Location: 4051 West Drive, Wyandotte County Lake Park, Kansas City, KS 66109 (head left as you enter the park, past the kiddie park; the drive to the library will be on your right about 1/4 of the way around the lake. You can’t see the library from the road, so keep an eye out for the signs (there will be one directly across from the drive). If you get to the marina, you’ve gone too far.)
Web site: http://www.kckpl.org/locations.aspx?id=3
The Mr. and Mrs. F. L. Schlagle Library is an environmental library located in the midst of the Wyandotte County Lake Park in Kansas City, Kansas. If you’ve been to the Legends, you’ve been close; the park is just up the street from I-435 at the intersection of K5 (Leavenworth Road) and 99th street.
There are several animals who make the library their home, including woodchucks burrowing on the side of the building by the parking lot and several reptiles. On the main floor, there’s an exploration table, where you can handle all sorts of animal artifacts to your hearts’ content. These include animal pelts, snake skins, bones, antlers and more. Even though these neat things are available, and many are accessible for B/VI children, I wouldn’t recommend the library as a place to visit for the animals or the exploration table alone.
The library itself does not strike me as a terribly accessible building. There are the usual accessible parking spots, and I spotted an elevator to take you between floors if need be, but it’s a building with a lot of stairs. I think you very well may be able to get from place to place with a wheelchair or large assistive device, but it would take work. The presentation area is on the bottom floor of the building, and they tend to rely on natural light there. This can make it difficult to see, and things aren’t as high contrast as they would be with artificial lighting.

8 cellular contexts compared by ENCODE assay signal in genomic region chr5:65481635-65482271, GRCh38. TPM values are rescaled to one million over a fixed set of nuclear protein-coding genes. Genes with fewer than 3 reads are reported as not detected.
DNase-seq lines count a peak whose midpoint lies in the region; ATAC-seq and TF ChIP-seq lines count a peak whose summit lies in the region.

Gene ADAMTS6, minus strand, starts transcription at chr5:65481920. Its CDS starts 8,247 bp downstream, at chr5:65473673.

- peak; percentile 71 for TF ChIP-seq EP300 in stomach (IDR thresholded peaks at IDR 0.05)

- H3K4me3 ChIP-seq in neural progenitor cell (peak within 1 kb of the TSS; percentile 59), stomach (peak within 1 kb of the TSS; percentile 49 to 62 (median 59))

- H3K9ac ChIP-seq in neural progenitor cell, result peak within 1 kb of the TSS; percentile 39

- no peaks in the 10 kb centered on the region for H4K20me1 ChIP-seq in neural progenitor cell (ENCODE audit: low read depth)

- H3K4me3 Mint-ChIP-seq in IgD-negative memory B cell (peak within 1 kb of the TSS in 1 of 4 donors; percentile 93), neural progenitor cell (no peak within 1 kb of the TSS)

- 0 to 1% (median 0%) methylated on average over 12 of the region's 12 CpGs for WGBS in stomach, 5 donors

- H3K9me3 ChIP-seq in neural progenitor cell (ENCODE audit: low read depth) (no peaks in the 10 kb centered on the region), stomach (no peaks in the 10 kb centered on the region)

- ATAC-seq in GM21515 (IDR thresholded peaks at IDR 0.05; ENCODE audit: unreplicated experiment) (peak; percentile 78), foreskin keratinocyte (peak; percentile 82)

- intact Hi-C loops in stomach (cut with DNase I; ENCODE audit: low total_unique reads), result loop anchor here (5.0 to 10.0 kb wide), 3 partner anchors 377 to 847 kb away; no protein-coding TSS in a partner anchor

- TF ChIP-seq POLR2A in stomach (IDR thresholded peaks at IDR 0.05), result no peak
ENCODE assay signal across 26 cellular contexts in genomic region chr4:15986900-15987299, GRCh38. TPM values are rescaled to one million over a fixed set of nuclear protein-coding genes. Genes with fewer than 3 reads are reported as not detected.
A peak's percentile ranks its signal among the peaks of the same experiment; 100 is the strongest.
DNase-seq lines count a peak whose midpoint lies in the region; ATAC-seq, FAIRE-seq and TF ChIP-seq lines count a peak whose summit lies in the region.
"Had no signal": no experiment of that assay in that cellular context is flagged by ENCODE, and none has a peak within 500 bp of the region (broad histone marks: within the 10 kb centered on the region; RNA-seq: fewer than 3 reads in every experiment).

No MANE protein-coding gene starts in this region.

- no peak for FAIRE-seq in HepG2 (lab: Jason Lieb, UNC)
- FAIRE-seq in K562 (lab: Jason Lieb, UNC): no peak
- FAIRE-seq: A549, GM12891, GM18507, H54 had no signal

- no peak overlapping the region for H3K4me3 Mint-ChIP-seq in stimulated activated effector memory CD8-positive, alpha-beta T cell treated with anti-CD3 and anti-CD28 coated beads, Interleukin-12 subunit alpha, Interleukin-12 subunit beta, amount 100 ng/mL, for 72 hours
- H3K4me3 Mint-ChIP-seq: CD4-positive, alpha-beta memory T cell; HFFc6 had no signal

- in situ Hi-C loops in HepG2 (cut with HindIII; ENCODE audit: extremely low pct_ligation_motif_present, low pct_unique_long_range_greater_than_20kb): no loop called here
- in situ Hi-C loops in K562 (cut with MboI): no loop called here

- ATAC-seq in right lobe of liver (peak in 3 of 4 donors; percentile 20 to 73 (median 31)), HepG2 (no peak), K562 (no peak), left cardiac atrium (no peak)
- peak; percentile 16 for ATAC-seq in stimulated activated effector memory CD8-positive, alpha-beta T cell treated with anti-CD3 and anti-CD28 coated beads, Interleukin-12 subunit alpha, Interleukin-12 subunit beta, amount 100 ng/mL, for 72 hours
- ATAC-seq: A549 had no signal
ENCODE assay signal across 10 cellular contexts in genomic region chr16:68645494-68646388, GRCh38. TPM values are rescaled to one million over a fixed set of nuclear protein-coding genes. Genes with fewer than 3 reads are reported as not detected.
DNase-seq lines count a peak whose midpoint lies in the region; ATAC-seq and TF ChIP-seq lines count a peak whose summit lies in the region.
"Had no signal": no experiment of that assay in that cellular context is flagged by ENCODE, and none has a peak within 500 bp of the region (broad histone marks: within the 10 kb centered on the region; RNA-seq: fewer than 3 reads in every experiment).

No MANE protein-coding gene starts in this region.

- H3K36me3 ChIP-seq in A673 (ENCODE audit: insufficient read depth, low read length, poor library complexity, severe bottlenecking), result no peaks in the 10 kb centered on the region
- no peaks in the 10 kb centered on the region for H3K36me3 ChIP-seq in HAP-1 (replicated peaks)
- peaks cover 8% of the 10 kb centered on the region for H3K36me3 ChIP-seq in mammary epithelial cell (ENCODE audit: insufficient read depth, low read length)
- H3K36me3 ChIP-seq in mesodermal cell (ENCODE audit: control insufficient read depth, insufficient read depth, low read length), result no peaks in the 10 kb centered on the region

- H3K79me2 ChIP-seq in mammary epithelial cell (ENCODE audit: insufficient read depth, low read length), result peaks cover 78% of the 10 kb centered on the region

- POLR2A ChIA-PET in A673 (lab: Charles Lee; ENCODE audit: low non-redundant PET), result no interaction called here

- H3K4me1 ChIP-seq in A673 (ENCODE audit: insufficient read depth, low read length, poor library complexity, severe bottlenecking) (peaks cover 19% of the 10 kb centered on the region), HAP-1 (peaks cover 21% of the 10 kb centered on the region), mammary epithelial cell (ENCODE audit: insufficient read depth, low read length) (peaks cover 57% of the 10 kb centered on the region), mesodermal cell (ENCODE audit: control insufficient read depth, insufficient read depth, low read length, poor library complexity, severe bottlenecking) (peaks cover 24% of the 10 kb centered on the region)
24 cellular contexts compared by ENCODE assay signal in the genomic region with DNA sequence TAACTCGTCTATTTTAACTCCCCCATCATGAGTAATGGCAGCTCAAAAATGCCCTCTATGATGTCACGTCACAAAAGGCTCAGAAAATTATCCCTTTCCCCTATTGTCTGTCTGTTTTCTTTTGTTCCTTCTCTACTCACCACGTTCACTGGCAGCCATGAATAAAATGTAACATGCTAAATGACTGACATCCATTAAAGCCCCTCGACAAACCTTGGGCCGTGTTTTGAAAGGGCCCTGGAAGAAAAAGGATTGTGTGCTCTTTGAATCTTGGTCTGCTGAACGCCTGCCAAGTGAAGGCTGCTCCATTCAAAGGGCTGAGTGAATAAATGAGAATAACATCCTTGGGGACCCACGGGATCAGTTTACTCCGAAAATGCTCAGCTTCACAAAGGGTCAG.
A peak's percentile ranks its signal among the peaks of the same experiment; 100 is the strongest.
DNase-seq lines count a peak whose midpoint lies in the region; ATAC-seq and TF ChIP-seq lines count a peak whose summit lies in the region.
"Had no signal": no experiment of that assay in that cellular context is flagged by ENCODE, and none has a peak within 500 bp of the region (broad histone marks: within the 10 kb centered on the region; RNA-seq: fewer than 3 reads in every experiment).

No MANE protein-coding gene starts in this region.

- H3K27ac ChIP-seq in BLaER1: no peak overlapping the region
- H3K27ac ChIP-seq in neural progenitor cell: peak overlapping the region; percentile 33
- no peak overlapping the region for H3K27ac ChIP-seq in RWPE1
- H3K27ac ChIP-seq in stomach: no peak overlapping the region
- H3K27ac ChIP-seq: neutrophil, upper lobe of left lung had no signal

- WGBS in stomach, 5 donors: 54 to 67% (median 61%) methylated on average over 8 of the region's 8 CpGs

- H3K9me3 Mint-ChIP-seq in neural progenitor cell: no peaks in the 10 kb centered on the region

That said, I do recommend the Schlagle Library’s programs and events. I don’t think it’s a library I’d go to on a whim—it’s not a drop-in-and-browse sort of place—but their programs are excellent. Over the past few years, Peanut and I visited a bird banding event, where he got to help release a newly-banded tufted titmouse; and I took a solo trip to make a Christmas wreath out of boughs, pinecones and other materials harvested from the park. This past Saturday, we headed over as a family for “Mix and Match Animals.”
As described on their Web site,
Why do birds have feathers? How many legs does a spider have? Just what IS an amphibian? We’ll take a closer look at each animal group as we pass around pelts, feathers, eggs and pictures.
It was definitely a multi-sensory program. We heard the difference between an owl’s wing and a red tailed hawk’s wing, and we listened to a tribe of mealworms eagerly eating their meal. We got to feel different animal pelts and reptile eggs; we saw different models and passed around a bat skeleton; and, best of all, we got to meet a live toad and ball python.
Lana Artz was the presenter for this program, and she was amazing; she’s excellent with kids, and she clearly enjoys her job. I wouldn’t hesitate to take my kids to any event she hosts.
Check out their Web site for their Events Calendar, where you can find out what’s coming up and click on titles that interest you for more information. Note that some events require preregistration, and some do cost; the Christmas wreath class, for example, cost $10 to cover materials, and I did have to preregister so they’d be sure to have enough space and supplies for everyone.